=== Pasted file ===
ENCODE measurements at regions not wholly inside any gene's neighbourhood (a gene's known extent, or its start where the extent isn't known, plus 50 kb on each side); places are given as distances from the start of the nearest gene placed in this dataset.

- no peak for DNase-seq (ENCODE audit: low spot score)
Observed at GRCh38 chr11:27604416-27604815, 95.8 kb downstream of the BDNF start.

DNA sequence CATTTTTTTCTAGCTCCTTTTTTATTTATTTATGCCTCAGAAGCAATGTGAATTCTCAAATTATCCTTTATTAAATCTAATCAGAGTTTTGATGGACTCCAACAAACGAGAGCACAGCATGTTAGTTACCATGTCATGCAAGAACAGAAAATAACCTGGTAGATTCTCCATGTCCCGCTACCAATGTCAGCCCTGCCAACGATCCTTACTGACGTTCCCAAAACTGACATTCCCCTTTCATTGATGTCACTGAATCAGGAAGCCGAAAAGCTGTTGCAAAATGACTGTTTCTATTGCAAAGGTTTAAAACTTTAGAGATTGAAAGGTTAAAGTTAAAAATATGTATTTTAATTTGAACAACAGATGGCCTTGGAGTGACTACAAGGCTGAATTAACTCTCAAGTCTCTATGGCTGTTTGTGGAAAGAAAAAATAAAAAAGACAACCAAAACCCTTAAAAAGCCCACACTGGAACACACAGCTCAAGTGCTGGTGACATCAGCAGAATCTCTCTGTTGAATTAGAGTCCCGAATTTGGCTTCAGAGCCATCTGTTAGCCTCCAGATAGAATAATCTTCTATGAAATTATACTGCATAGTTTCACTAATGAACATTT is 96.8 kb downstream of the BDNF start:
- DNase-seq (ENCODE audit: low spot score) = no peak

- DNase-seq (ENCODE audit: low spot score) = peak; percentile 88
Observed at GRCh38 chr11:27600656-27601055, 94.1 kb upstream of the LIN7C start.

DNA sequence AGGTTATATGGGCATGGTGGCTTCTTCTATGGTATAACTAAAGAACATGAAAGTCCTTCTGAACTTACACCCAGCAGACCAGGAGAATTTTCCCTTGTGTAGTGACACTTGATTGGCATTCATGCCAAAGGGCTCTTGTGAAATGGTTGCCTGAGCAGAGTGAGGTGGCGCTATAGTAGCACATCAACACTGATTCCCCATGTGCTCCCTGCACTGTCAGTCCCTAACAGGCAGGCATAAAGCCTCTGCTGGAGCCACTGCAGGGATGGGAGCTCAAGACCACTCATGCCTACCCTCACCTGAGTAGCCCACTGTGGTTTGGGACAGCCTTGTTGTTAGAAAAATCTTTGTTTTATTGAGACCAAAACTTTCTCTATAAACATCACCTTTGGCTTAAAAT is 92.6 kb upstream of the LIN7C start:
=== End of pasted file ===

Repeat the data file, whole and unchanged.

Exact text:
ENCODE measurements at regions not wholly inside any gene's neighbourhood (a gene's known extent, or its start where the extent isn't known, plus 50 kb on each side); places are given as distances from the start of the nearest gene placed in this dataset.

- no peak for DNase-seq (ENCODE audit: low spot score)
Observed at GRCh38 chr11:27604416-27604815, 95.8 kb downstream of the BDNF start.

DNA sequence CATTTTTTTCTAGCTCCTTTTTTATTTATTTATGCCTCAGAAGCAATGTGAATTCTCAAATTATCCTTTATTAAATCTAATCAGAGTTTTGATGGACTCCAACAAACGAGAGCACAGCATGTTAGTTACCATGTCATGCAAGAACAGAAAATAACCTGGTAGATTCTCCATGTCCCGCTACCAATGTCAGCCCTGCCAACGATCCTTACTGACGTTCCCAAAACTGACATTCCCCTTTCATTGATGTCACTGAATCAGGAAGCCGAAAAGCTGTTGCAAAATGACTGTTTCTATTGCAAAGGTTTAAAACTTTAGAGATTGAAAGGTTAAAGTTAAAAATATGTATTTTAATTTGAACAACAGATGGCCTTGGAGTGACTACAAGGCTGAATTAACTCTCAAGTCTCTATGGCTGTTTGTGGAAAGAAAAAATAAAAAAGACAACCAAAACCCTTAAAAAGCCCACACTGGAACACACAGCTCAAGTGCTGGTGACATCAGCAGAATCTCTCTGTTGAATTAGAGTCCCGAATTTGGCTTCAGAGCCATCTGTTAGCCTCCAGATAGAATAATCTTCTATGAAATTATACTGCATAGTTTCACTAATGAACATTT is 96.8 kb downstream of the BDNF start:
- DNase-seq (ENCODE audit: low spot score) = no peak

- DNase-seq (ENCODE audit: low spot score) = peak; percentile 88
Observed at GRCh38 chr11:27600656-27601055, 94.1 kb upstream of the LIN7C start.

DNA sequence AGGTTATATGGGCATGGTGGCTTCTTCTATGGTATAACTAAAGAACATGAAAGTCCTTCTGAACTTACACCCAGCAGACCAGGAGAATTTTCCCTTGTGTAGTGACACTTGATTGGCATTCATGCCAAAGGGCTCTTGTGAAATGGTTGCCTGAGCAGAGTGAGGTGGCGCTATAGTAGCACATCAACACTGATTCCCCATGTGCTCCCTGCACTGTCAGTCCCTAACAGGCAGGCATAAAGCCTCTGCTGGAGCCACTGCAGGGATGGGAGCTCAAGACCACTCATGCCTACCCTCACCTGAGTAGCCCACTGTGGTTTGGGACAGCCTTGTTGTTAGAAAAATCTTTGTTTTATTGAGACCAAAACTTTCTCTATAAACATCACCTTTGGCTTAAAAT is 92.6 kb upstream of the LIN7C start: